Therefore, when assessing the quality of the cut, a closer look is taken to see whether the Proportion harmonious are to each other, the facets are not "cut" or superimposed by other facets and around which Sand it yourself in general acts. For example, a cabochon cut is much more complex than a facet cut (e.g. brilliant cut, Asscher cut or the emerald cut).

Quality mark: The purity of colored gemstones

Regarding the purity of colored gemstones, the GIA has introduced an international system called three types of gem purity differs.

When evaluating possible inclusions, in addition to the Number of impurities or inclusions also theirs size considered and the Influence on the overall impression the purity of the stone.

In some cases, an ingenious cut and the position of the gemstone in a setting can make a mistake virtually invisible. The inclusion of a rutile needle is less noticeable when it is covered by a prong than when the blemish is present in the center of the mineral. Just like multi-faceted cuts with large table facets in the center of a stone present inclusions more than cuts that rely on many, smaller facets.

According to the GIA are Type 1 gemstones those stones with the highest puritywhere neither impurities nor inclusions are visible.
Type 2 gemstones point noticeable inclusions and impurities on that at Type 3 gemstones at the most clearly perceptible are.

However, compromises have to be made with the GIA system, because not all inclusions have a negative effect on the value of a gemstone. In the case of some minerals, impurities or inclusions are desired, as these produce attractive effects, such as asterism - the star effect that is particularly common with sapphires and rubies (star sapphire, star ruby).

Quality feature: the weight of colored gemstones

The following does not always apply to gemstones: the more weight a stone weighs, the more it is worth. A cut colored gemstone is often higher in price than an unworked, unpolished rough stone.

Even when editing Often more than half of the starting weight of a mineral is lost, the skillful cut makes up for this loss. The share of the cut in the price formation of a gemstone is up to 60%.

Quality feature: the hardness of colored gemstones

Sometimes the hardness of the stones is evaluated in addition to the criteria already mentioned, because the boundary between colored gemstones and gemstones is becoming increasingly blurred.
Minerals with a hardness less than 7 are increasingly classified as colored gemstones because of their colors or their beauty. It is also possible that for minerals with a Mohs hardness between 6.5 and 7, the higher Mohs hardness is given in favor of the gemstone definition.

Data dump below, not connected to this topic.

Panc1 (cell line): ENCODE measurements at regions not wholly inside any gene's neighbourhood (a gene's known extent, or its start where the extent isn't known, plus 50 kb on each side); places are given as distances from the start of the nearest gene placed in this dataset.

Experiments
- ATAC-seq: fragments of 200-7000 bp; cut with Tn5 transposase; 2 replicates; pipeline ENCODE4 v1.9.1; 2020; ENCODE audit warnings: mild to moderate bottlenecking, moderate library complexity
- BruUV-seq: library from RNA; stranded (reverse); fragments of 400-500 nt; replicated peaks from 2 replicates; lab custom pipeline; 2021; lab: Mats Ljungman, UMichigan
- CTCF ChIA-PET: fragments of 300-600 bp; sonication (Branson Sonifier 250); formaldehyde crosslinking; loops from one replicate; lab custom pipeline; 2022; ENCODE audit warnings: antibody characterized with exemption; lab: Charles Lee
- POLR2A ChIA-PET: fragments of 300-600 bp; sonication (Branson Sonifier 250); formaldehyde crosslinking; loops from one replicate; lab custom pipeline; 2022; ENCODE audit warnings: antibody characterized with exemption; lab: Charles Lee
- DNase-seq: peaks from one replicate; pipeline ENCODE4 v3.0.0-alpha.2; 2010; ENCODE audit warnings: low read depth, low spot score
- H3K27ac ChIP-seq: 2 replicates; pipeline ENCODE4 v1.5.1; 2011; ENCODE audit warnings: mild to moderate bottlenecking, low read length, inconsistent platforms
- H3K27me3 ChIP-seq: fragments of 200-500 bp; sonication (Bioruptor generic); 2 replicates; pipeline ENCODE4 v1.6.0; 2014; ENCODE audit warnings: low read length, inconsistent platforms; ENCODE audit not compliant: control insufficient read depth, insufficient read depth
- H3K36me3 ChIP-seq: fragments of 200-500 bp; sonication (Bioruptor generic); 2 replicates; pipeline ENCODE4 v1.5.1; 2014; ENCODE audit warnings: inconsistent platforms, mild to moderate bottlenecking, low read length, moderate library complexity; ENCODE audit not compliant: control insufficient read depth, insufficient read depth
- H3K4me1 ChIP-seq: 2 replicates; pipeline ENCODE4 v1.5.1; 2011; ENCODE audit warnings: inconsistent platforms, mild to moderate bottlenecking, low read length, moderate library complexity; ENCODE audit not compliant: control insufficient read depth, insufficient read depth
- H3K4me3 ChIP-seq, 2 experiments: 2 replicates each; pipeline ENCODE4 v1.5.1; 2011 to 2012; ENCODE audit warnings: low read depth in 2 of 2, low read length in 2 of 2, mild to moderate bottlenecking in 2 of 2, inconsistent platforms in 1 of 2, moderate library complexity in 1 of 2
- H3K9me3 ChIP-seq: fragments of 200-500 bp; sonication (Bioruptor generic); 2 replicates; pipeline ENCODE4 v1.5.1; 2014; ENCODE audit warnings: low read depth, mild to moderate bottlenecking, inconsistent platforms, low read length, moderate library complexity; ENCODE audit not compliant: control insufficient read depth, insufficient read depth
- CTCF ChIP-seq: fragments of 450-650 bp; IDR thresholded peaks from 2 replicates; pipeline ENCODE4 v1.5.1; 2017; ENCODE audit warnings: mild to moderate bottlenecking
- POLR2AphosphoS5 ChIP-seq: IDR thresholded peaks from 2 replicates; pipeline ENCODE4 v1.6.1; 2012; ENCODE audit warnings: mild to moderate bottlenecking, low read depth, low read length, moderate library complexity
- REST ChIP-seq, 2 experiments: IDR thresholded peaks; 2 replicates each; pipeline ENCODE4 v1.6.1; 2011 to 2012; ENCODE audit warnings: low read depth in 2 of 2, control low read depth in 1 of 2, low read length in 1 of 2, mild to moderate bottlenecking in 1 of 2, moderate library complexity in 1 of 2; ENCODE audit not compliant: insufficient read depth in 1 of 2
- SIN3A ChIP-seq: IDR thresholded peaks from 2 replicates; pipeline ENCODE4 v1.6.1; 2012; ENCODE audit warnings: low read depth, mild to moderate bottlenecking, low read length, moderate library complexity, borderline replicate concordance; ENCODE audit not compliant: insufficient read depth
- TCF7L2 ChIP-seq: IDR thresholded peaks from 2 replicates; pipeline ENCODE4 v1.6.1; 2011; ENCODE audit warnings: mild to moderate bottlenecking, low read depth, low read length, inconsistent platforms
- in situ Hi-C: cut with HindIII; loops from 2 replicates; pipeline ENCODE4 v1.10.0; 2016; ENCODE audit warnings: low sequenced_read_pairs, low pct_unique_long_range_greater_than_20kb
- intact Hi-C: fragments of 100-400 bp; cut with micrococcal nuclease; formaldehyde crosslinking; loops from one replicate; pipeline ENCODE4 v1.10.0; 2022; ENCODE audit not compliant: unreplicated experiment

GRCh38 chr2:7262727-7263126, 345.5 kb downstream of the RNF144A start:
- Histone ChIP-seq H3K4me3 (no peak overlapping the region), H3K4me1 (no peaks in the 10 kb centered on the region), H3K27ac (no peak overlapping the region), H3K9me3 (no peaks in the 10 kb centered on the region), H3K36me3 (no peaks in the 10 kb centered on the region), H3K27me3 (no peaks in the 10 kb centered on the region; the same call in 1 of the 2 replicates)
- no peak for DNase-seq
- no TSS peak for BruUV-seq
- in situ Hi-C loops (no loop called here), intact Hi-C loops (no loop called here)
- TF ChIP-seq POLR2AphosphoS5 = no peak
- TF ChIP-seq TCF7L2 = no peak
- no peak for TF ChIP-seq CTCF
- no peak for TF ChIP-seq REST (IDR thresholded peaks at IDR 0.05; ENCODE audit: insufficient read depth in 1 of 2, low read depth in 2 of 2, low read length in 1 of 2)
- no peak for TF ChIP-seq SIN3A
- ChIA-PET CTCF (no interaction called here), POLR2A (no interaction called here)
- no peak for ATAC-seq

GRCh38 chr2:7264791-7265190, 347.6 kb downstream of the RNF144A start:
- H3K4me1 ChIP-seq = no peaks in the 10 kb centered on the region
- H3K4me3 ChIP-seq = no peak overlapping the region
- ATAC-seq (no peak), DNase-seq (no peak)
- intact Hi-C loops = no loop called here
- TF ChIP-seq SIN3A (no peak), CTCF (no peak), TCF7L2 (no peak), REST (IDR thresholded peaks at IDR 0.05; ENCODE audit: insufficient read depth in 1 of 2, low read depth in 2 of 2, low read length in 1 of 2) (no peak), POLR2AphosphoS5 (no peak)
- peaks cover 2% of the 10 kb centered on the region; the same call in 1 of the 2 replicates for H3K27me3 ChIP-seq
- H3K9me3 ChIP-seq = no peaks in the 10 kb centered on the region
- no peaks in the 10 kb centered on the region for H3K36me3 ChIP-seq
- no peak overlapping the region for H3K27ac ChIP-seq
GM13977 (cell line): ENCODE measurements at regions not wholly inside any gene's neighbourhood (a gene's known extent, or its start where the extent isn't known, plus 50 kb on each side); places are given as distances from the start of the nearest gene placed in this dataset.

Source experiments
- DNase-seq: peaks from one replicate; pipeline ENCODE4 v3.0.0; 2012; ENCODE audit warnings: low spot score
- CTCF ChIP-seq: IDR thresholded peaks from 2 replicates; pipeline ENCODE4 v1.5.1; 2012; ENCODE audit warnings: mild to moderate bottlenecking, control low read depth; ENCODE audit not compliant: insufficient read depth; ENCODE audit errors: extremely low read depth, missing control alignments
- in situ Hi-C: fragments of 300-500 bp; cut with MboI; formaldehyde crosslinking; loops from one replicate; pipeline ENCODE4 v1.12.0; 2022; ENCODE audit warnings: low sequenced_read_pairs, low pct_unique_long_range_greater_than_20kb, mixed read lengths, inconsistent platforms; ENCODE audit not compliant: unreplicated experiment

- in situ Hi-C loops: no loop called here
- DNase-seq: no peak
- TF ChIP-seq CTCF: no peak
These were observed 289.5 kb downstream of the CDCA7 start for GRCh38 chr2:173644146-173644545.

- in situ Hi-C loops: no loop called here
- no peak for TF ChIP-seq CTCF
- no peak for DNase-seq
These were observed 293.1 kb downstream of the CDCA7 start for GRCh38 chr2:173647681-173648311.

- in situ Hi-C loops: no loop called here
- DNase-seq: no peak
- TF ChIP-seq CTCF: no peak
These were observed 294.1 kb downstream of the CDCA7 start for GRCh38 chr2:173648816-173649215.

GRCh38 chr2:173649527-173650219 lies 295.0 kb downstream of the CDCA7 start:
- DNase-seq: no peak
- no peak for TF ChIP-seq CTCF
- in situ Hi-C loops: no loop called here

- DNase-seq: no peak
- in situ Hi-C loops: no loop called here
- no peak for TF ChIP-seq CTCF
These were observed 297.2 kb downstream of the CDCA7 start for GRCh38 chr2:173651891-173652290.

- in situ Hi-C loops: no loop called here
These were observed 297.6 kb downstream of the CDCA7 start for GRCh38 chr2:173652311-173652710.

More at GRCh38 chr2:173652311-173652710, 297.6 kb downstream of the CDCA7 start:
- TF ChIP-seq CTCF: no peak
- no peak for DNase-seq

Mineral Mohs hardness 6.5 Mineral Mohs hardness over 7
Kunzite Almandine (garnet)
Peridot Morganite
Tanzanite Painite
Calcite Bixbit
Rhodochrosite Spinel
Roselith Rock crystal
Azurite amethyst
malachite Tiger eye
opal Zircon
Lapis lazuli Tourmaline
agate emerald
Sodalite ruby
Orthoclase sapphire
Prehnite Aquamarine

Table: List of colored gemstones and semi-precious stones and their Mohs hardness (list is not exhaustive).

A-AA-AAA system

In the gemstone and jewelry market, stones are repeatedly offered that are called AAA tanzanite, AAA emerald, AAA opal, AAA morganite, AAA tsavorite, AAA kunzite or AAA amethyst.

This formulation is a system that tries to standardize the quality of colored gemstones. There are no general parameters. Rather, I orient the dealers to the Color as well as purity and give a subjective opinion to the stone. Another gemstone appraiser would possibly classify the rated colored gemstone differently.

Despite international use, the A-AA-AAA system is not recognized everywhere. The reason: The Standards are not defined.

A ranking of quality is hidden behind the letters.

A colored gemstones are of high quality, the quality of AA colored gemstones is even higher and AAA or triple A colored gemstones are colored gemstones of the highest quality.

The difference between A-AA-AAA colored gemstones becomes clear when the stones are placed next to each other and compared with each other.
For example, the green of an A-emerald is washed out and light. The stone appears cloudy and the play of colors is missing. AAA emeralds, on the other hand, are crystal clear, radiant and bright deep green - like from a picture book.

The majority (50 to 75%) of the colored gemstones offered in the trade correspond to the A-grade. 20 to 30% of all colored gemstones have AA status and only ten percent of all colored gemstones receive the AAA rating.

Also interesting:
⇒ Zirconia - imitation gemstones, artificial crystals and gemstones
⇒ Fancy diamonds - colored diamonds
⇒ The most expensive gemstones in the world

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Last updated: April 22, 2020